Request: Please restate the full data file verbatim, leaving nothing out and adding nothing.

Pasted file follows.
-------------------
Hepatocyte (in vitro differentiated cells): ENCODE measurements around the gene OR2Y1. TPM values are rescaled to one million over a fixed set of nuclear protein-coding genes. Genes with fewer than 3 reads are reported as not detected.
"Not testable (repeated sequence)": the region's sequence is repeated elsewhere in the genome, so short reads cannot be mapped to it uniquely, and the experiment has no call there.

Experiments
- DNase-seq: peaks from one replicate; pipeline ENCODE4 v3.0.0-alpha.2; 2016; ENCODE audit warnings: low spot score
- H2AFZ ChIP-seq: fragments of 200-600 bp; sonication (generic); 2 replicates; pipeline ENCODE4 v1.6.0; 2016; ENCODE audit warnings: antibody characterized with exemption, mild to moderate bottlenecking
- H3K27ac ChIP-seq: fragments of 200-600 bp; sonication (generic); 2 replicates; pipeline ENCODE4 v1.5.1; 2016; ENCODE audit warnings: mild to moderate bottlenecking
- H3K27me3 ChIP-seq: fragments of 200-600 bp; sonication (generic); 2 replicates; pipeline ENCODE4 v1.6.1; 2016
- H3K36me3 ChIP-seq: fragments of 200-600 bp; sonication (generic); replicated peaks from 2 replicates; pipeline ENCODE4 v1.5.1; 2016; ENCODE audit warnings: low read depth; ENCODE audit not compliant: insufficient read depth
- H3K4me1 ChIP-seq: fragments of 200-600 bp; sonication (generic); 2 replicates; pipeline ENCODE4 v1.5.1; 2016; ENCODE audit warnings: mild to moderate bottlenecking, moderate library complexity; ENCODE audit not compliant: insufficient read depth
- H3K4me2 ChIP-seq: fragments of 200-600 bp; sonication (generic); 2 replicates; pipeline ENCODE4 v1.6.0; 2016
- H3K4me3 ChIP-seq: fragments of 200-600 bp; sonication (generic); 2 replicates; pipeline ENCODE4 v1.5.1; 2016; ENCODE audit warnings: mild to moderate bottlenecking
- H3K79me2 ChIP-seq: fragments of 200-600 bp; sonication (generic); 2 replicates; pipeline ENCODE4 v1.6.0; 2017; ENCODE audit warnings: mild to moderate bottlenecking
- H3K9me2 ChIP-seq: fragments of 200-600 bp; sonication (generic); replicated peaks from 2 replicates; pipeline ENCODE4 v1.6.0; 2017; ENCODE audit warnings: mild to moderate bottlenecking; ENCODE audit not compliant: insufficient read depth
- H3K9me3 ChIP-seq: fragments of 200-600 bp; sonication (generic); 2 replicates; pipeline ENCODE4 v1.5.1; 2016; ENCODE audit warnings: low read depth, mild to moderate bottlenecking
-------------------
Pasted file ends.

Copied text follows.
Hepatocyte (in vitro differentiated cells): ENCODE measurements around the gene OR2Y1. TPM values are rescaled to one million over a fixed set of nuclear protein-coding genes. Genes with fewer than 3 reads are reported as not detected.
"Not testable (repeated sequence)": the region's sequence is repeated elsewhere in the genome, so short reads cannot be mapped to it uniquely, and the experiment has no call there.

Experiments
- DNase-seq: peaks from one replicate; pipeline ENCODE4 v3.0.0-alpha.2; 2016; ENCODE audit warnings: low spot score
- H2AFZ ChIP-seq: fragments of 200-600 bp; sonication (generic); 2 replicates; pipeline ENCODE4 v1.6.0; 2016; ENCODE audit warnings: antibody characterized with exemption, mild to moderate bottlenecking
- H3K27ac ChIP-seq: fragments of 200-600 bp; sonication (generic); 2 replicates; pipeline ENCODE4 v1.5.1; 2016; ENCODE audit warnings: mild to moderate bottlenecking
- H3K27me3 ChIP-seq: fragments of 200-600 bp; sonication (generic); 2 replicates; pipeline ENCODE4 v1.6.1; 2016
- H3K36me3 ChIP-seq: fragments of 200-600 bp; sonication (generic); replicated peaks from 2 replicates; pipeline ENCODE4 v1.5.1; 2016; ENCODE audit warnings: low read depth; ENCODE audit not compliant: insufficient read depth
- H3K4me1 ChIP-seq: fragments of 200-600 bp; sonication (generic); 2 replicates; pipeline ENCODE4 v1.5.1; 2016; ENCODE audit warnings: mild to moderate bottlenecking, moderate library complexity; ENCODE audit not compliant: insufficient read depth
- H3K4me2 ChIP-seq: fragments of 200-600 bp; sonication (generic); 2 replicates; pipeline ENCODE4 v1.6.0; 2016
- H3K4me3 ChIP-seq: fragments of 200-600 bp; sonication (generic); 2 replicates; pipeline ENCODE4 v1.5.1; 2016; ENCODE audit warnings: mild to moderate bottlenecking
- H3K79me2 ChIP-seq: fragments of 200-600 bp; sonication (generic); 2 replicates; pipeline ENCODE4 v1.6.0; 2017; ENCODE audit warnings: mild to moderate bottlenecking
- H3K9me2 ChIP-seq: fragments of 200-600 bp; sonication (generic); replicated peaks from 2 replicates; pipeline ENCODE4 v1.6.0; 2017; ENCODE audit warnings: mild to moderate bottlenecking; ENCODE audit not compliant: insufficient read depth
- H3K9me3 ChIP-seq: fragments of 200-600 bp; sonication (generic); 2 replicates; pipeline ENCODE4 v1.5.1; 2016; ENCODE audit warnings: low read depth, mild to moderate bottlenecking